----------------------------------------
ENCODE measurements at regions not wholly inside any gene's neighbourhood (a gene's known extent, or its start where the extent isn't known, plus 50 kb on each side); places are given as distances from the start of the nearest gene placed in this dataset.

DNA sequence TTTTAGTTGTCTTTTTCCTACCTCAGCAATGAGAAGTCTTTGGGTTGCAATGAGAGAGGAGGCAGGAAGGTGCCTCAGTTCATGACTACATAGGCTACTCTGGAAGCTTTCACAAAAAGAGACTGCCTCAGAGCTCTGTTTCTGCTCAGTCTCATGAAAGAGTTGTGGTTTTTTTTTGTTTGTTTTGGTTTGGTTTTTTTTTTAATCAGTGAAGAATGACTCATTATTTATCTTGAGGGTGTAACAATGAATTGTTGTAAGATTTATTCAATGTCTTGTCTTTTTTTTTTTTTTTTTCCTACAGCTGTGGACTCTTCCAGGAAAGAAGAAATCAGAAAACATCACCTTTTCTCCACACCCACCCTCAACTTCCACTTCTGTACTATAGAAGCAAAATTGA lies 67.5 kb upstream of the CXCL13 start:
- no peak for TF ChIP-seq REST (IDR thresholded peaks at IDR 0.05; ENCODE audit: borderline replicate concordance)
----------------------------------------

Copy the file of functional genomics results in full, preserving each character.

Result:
ENCODE measurements at regions not wholly inside any gene's neighbourhood (a gene's known extent, or its start where the extent isn't known, plus 50 kb on each side); places are given as distances from the start of the nearest gene placed in this dataset.

DNA sequence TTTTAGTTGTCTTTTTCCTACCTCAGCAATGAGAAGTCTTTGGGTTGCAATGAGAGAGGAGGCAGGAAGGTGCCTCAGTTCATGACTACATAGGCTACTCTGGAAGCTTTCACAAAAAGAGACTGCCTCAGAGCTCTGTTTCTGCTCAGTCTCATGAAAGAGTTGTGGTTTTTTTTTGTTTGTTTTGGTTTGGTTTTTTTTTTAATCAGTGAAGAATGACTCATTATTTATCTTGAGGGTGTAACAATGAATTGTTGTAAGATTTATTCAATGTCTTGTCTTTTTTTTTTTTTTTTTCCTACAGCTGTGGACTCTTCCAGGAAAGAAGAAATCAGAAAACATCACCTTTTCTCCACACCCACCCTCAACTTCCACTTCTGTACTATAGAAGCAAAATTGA lies 67.5 kb upstream of the CXCL13 start:
- no peak for TF ChIP-seq REST (IDR thresholded peaks at IDR 0.05; ENCODE audit: borderline replicate concordance)